The article discusses Naomi Shemer's contribution to the linguistic transformation of the field of song in the state of Israel's early years. Placing Shemer's work within its immediate cultural context, the article distinguishes two periods in her work: the 1950s-early 1960s—in which she was at the forefront of the transition from classicized linguistic style to more contemporary-oriented language, and the 1960s on—in which her work took a conservative turn, and certain modes of expression she had initially eschewed were reintroduced into her lyrics. The innovative dimension that marked Shemer's early work is presented in the light of characteristics of pre-state period songs, changes undergone by the field of song with the transition to statehood, as well as the evolution of Shemer's own work throughout the years.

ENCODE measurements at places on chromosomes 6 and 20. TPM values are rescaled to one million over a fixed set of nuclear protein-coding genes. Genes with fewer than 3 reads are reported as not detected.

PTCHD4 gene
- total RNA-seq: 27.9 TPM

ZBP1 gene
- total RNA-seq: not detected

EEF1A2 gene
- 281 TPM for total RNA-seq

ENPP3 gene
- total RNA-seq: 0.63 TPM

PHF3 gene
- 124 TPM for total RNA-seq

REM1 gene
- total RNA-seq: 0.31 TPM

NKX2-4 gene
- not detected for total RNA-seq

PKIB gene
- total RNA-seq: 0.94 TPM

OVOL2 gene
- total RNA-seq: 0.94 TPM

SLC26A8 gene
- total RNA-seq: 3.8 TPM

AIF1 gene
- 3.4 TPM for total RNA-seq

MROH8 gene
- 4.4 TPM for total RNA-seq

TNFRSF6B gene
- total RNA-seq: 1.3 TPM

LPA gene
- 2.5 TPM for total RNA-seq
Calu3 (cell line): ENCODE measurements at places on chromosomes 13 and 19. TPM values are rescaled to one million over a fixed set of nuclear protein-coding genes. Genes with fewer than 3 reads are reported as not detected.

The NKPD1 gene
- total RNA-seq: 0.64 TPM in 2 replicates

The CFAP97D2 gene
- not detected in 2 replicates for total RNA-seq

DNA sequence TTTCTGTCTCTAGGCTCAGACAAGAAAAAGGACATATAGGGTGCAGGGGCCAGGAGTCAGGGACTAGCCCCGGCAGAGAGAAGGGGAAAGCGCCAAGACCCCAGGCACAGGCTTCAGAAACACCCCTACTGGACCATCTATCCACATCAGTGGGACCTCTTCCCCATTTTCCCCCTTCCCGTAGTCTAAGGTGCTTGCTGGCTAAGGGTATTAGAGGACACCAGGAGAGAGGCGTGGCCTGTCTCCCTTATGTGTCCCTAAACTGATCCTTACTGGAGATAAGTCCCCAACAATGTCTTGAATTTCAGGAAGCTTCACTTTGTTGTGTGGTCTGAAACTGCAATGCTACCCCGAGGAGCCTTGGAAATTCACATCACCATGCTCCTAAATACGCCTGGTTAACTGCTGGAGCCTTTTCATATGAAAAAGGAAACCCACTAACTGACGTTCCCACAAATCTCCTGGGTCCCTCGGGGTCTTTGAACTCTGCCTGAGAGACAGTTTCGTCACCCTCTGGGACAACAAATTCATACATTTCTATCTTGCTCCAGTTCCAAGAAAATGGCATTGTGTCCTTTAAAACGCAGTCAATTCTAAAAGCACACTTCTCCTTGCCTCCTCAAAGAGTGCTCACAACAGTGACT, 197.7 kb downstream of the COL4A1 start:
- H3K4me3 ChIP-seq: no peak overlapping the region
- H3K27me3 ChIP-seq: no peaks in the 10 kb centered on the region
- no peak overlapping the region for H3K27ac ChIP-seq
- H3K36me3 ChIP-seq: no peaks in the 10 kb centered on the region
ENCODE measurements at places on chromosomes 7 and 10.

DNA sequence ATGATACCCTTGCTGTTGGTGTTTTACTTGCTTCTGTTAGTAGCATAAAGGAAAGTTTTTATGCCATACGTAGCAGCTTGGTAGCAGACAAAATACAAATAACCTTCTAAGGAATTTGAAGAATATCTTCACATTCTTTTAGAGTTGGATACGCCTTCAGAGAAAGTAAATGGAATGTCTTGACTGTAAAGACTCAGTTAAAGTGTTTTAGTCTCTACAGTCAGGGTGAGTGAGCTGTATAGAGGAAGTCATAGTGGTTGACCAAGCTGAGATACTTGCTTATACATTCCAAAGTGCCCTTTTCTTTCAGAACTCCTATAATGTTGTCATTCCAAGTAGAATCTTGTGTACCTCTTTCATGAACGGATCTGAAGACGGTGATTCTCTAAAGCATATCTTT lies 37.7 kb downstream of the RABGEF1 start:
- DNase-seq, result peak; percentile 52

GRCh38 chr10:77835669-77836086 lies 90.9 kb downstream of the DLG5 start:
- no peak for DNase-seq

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pp. 157-179
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